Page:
3. Calculate the value of capital assets of enduring value that would have been in existence at the date it is predicted Dean Duncan would have died, but for the tortious act. This value ought to be reduced for contingencies.

[11] A major difference between the parties in interpreting the Court of Appeal judgment and its articulation of the concept of "available surplus" is whether the deduction for future living expenses is merely a deduction for the victim's proportionate share of family or shared living expenses. This is the position taken by the plaintiff. The Defendant submits it must be assumed Dean Duncan would have provided the necessities of life to his prospective children and these items of expense must also be deducted.


[14] The Plaintiff notes that the "available surplus" approach was adopted by the British Columbia Court of Appeal in Semenoff et al. v. Kokan et al. (1991) 84 D.L.R. (4th) 76, which involved a claim by a plaintiff, newly married, but with no children, which claim included loss of income during the "lost years". The Court of Appeal approached its assessment on the basis that the plaintiff and his wife would have had two children, stating at p. 80:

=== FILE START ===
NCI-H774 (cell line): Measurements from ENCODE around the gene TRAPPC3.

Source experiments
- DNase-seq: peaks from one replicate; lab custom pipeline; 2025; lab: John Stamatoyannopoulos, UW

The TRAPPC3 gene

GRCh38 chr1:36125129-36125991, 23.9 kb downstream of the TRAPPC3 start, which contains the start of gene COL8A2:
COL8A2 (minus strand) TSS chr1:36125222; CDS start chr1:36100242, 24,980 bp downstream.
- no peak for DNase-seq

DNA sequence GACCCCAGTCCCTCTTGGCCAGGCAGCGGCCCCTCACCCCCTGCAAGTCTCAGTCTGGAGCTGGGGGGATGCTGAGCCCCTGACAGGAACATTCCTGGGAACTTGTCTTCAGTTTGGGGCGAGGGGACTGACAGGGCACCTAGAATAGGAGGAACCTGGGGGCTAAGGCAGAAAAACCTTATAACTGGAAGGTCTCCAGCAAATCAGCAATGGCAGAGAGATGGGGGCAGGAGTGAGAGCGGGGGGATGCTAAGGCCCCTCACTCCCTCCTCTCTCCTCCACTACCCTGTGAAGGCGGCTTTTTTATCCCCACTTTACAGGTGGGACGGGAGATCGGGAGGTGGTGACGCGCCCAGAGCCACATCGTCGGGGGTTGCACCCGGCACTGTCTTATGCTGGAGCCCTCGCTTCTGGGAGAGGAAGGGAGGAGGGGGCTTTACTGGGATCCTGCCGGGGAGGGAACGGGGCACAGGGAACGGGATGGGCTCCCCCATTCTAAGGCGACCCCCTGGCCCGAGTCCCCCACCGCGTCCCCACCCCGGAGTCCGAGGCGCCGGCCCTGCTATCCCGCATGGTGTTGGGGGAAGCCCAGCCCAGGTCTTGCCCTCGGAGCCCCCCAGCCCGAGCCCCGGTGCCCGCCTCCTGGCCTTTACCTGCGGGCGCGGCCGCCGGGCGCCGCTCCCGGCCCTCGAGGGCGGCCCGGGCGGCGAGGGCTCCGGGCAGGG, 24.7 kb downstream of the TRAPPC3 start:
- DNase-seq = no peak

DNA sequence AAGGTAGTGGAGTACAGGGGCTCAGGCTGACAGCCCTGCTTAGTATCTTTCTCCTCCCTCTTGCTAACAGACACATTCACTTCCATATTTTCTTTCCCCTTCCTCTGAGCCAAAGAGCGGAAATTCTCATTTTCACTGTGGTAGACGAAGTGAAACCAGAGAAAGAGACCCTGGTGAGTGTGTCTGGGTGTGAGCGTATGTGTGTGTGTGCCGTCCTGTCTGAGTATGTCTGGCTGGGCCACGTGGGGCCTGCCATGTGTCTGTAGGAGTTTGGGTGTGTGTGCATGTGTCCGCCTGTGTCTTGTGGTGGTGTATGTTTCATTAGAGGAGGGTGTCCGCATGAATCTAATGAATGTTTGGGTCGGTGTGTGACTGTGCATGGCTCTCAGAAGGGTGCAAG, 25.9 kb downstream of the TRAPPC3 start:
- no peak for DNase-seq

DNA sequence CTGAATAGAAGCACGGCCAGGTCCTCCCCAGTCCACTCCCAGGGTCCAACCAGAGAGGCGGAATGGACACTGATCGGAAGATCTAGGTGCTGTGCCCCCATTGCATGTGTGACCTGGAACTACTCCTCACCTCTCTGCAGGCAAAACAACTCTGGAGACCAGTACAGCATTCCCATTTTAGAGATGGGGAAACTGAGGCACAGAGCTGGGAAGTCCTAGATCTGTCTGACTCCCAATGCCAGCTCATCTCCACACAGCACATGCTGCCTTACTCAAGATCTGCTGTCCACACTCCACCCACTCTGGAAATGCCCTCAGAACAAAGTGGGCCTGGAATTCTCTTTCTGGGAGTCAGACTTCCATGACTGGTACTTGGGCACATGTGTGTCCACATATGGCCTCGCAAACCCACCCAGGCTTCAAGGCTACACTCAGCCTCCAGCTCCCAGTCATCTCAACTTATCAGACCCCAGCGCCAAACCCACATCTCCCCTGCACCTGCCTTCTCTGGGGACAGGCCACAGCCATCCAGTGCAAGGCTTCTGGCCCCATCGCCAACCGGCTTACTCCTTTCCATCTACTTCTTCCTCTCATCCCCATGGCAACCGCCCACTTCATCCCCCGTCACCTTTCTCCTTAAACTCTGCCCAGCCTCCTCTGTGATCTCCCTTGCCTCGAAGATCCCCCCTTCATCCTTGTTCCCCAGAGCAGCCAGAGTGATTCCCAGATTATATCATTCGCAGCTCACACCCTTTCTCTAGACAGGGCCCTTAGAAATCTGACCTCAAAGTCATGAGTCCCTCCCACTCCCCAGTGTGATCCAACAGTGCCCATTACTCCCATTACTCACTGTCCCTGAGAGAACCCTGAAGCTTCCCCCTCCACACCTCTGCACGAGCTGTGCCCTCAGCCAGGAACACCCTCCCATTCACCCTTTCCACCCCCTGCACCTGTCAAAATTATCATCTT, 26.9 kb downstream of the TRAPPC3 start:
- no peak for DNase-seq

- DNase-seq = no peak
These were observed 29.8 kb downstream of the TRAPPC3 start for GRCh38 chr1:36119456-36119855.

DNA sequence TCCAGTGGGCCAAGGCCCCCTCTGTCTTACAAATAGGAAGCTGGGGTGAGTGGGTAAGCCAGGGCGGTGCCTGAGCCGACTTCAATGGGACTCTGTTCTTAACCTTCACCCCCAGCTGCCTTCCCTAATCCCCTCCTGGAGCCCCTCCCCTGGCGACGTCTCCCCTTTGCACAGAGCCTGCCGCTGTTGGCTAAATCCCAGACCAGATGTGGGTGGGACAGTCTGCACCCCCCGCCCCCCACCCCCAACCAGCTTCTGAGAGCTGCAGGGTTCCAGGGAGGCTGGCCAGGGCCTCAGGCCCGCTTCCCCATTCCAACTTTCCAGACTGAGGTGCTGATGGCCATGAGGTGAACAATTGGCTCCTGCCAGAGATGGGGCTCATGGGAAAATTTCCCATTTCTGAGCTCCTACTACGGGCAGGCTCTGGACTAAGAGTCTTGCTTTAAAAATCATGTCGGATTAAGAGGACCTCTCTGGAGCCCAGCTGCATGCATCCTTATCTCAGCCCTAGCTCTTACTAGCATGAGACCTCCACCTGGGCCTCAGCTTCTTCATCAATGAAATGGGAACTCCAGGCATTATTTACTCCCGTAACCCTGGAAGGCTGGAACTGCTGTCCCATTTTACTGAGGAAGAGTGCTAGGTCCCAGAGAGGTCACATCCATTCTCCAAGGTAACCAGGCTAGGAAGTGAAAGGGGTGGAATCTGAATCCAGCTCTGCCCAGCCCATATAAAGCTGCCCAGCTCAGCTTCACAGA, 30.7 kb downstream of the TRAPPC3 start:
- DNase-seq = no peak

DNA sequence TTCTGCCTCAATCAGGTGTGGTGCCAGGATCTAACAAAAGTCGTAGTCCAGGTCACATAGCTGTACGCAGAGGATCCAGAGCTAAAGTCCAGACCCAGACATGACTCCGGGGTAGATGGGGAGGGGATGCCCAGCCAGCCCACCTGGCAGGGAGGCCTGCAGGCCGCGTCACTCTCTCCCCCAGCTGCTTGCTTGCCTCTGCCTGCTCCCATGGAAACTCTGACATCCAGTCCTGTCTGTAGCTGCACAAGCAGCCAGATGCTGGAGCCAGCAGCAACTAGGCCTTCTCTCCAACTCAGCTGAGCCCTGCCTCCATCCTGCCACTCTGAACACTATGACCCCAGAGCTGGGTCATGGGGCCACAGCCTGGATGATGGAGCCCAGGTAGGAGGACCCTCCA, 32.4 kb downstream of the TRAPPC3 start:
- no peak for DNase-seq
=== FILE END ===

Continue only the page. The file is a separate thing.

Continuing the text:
Gordon Semenoff married Valerie Semenoff about two months before the tragedy. There are no children of the marriage, but we are asked to assume that there would have been at least two children. It would not be right to assume the childless state would have continued and the assumption we are asked to make appears reasonable.

[15] Further, in Semenoff, after setting out the analysis in Kemp and Kemp regarding a married man with two children, Hutcheon J.A. for a unanimous Court of Appeal, held at pp. 80-81: